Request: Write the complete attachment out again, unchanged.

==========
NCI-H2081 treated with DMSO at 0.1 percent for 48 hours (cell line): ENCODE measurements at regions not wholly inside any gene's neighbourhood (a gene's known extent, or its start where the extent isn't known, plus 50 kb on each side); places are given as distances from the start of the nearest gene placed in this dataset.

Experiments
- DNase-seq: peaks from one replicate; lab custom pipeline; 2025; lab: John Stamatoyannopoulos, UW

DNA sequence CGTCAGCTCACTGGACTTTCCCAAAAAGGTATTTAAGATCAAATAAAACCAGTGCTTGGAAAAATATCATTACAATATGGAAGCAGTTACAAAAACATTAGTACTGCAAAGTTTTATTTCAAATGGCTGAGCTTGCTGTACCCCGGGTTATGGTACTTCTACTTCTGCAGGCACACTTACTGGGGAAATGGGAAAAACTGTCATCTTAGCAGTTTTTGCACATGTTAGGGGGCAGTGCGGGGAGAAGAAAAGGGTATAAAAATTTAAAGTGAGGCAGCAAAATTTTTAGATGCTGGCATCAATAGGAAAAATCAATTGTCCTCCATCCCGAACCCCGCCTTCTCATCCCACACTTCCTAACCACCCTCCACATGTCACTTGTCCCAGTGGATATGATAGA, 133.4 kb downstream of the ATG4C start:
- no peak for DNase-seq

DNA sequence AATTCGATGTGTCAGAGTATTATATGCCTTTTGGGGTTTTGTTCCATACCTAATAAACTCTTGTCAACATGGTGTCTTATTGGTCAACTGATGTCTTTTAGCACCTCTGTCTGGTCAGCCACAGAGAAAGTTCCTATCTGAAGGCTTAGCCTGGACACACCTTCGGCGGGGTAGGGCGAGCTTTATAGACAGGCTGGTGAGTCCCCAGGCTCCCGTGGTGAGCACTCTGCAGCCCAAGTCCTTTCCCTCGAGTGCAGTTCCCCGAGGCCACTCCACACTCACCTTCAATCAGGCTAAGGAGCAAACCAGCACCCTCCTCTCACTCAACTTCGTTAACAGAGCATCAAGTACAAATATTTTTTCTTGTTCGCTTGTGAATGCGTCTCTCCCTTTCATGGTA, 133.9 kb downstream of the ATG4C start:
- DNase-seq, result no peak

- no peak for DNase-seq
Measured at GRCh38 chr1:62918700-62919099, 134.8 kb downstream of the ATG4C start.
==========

NCI-H2081 treated with DMSO at 0.1 percent for 48 hours (cell line): ENCODE measurements at regions not wholly inside any gene's neighbourhood (a gene's known extent, or its start where the extent isn't known, plus 50 kb on each side); places are given as distances from the start of the nearest gene placed in this dataset.

Experiments
- DNase-seq: peaks from one replicate; lab custom pipeline; 2025; lab: John Stamatoyannopoulos, UW

DNA sequence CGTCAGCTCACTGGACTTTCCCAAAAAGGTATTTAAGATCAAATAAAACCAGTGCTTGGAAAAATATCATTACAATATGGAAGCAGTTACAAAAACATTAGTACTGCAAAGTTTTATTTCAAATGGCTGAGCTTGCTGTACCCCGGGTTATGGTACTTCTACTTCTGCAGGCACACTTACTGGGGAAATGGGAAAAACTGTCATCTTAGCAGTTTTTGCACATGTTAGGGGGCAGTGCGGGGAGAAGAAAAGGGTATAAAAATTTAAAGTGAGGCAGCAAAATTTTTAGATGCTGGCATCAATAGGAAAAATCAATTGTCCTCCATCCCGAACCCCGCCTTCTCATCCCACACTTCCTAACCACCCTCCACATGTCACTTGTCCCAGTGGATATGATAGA, 133.4 kb downstream of the ATG4C start:
- no peak for DNase-seq

DNA sequence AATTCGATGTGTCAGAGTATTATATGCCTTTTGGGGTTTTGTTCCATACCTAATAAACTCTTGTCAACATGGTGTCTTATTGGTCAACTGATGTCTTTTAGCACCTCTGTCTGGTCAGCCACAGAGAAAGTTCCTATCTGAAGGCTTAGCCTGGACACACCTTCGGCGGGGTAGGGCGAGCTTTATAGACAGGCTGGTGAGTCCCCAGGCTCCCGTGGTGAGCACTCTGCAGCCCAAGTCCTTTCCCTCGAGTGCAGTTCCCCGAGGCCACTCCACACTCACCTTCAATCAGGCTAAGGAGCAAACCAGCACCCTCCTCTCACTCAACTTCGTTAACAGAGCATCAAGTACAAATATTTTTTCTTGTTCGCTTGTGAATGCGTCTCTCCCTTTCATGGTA, 133.9 kb downstream of the ATG4C start:
- DNase-seq, result no peak

- no peak for DNase-seq
Measured at GRCh38 chr1:62918700-62919099, 134.8 kb downstream of the ATG4C start.